The lady's preceptor: or, a series of instructive and pleasing exercises in reading; for the particular use of females; consisting of a selection of moral essays, narratives, letters, ... By Mr. Cresswick, ... (Google eBook)

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printed for G.G.J. and J. Robinson, and Hookham and Carpenter, 1792 - 425 pages
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Page 387 - Thy husband is thy lord, thy life, thy keeper, Thy head, thy sovereign ; one that cares for thee, And for thy maintenance : commits his body To painful labour, both by sea and land...
Page 228 - Since nought so stockish, hard and full of rage, But music for the time doth change his nature. The man that hath no music in himself, Nor is not moved with concord of sweet sounds, Is fit for treasons, stratagems and spoils ; The motions of his spirit are dull as night And his affections dark as Erebus : Let no such man be trusted.
Page 222 - Are most select and generous, chief in that. Neither a borrower nor a lender be ; For loan oft loses both itself and friend, And borrowing dulls the edge of husbandry. This above all : to thine own self be true, And it must follow, as the night the day, Thou canst not then be false to any man.
Page 285 - They looking back, all th' eastern side beheld Of Paradise, so late their happy seat, Wav'd over by that flaming brand, the gate With dreadful faces throng'd and fiery arms: Some natural tears they...
Page 95 - Favour is deceitful, and beauty is vain: but a woman that feareth the Lord, she shall be praised.
Page 237 - Now the bright morning star, day's harbinger, Comes dancing from the east, and leads with her The flowery May, who from her green lap throws The yellow cowslip, and the pale primrose. Hail, bounteous May, that dost inspire Mirth, and youth, and warm desire ; Woods and groves are of thy dressing, Hill and dale doth boast thy blessing. Thus we salute thee with our early song, And welcome thee, and wish thee long.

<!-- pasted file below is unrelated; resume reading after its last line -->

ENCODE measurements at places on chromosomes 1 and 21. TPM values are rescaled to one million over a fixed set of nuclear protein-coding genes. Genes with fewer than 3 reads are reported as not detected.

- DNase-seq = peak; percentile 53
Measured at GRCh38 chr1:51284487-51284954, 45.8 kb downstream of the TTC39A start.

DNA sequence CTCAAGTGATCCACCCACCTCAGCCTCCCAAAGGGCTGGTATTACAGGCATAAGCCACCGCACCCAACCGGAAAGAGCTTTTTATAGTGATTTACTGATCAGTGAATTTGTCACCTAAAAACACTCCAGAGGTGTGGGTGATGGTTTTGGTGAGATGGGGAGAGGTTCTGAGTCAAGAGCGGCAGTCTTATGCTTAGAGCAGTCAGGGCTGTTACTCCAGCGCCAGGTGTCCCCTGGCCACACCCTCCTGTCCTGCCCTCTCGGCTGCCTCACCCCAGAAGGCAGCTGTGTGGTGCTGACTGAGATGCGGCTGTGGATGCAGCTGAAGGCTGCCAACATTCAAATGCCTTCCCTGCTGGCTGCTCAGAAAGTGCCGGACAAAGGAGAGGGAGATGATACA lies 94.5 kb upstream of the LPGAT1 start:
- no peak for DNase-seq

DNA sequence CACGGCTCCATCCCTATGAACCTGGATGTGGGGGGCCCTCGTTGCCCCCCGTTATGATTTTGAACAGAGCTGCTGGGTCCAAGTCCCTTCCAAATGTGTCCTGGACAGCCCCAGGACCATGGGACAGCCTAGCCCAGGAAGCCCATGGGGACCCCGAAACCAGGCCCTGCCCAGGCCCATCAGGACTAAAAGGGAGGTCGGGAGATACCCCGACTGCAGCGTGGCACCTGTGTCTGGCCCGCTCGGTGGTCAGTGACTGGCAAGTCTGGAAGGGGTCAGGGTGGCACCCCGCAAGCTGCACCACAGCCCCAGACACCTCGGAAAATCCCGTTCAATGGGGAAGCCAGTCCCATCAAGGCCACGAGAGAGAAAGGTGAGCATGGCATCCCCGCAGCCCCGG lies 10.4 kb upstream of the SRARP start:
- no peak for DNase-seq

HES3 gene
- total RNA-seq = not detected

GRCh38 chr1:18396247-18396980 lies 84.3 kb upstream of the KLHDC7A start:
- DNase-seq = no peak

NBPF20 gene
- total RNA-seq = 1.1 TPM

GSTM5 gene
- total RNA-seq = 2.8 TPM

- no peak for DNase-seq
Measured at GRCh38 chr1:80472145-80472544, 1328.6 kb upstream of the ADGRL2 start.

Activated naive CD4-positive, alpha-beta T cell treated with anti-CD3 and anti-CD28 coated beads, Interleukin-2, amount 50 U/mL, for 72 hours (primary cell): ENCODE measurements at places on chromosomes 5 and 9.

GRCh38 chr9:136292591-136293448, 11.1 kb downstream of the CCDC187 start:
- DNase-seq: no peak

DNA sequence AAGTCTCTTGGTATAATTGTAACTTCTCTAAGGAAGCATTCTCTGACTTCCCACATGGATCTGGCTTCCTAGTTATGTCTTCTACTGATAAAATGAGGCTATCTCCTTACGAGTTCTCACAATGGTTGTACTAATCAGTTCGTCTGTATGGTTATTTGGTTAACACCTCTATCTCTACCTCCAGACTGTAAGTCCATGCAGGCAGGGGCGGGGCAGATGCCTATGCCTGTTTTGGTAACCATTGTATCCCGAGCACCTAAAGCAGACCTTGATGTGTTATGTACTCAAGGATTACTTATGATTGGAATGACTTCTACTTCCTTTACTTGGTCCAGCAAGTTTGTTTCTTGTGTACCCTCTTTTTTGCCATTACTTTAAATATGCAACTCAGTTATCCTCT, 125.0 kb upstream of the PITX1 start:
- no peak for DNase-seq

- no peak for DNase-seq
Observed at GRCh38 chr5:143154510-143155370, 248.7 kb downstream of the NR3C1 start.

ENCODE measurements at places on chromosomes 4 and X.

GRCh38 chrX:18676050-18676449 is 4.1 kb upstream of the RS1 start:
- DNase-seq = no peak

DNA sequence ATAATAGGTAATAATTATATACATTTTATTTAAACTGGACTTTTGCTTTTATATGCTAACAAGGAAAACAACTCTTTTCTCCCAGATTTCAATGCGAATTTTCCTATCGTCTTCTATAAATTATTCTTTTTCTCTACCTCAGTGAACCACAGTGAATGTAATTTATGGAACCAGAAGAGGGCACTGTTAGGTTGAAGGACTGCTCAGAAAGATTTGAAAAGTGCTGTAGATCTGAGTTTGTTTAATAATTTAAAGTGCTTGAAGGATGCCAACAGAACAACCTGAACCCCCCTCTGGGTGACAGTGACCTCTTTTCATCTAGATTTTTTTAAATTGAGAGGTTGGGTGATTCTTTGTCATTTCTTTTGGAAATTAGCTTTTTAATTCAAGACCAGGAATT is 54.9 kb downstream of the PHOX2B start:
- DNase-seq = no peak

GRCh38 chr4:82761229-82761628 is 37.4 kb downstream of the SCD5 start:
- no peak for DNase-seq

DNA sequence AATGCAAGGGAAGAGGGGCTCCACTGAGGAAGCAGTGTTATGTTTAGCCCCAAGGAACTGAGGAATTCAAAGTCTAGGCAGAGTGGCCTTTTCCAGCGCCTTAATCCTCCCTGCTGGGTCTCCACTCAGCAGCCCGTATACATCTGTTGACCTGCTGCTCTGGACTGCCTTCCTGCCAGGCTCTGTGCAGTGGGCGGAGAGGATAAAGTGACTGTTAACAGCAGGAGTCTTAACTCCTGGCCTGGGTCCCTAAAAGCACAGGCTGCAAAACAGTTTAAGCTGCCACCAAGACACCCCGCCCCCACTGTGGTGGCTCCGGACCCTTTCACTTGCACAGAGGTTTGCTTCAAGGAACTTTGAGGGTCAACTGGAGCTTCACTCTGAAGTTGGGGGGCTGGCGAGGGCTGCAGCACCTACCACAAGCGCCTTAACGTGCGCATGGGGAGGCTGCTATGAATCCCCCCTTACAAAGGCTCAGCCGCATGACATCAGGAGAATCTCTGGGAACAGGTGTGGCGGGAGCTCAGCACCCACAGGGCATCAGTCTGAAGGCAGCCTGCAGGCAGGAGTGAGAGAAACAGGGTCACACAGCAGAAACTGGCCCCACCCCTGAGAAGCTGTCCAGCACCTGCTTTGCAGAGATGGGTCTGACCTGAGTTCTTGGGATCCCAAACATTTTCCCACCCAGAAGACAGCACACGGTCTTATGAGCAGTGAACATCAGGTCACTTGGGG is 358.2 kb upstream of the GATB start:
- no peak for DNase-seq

Page 306 - He that holds fast the golden mean And lives contentedly between The little and the great Feels not the wants that pinch the poor Nor plagues that haunt the rich man's door, Imbittering all his state.
Page 412 - Asó she may not be fond to resign. 1 have found out a gift for my fair, I have found where the wood-pigeons breed, But let me that plunder forbear, She will say 'twas a barbarous deed. For he ne'er could be true, she averr'd, Who could rob a poor bird of its young ; And I lov'd her the more, when I heard Such tenderness fall from her tongue.
Page 303 - In vain I look around O'er all the well-known ground, My Lucy's wonted footsteps to descry ; Where oft we us'd to walk, Where oft in tender talk We saw the summer Sun go down the sky...
Page 414 - We'll form their minds with studious care, To all that's manly, good, and fair, And train them for the skies.

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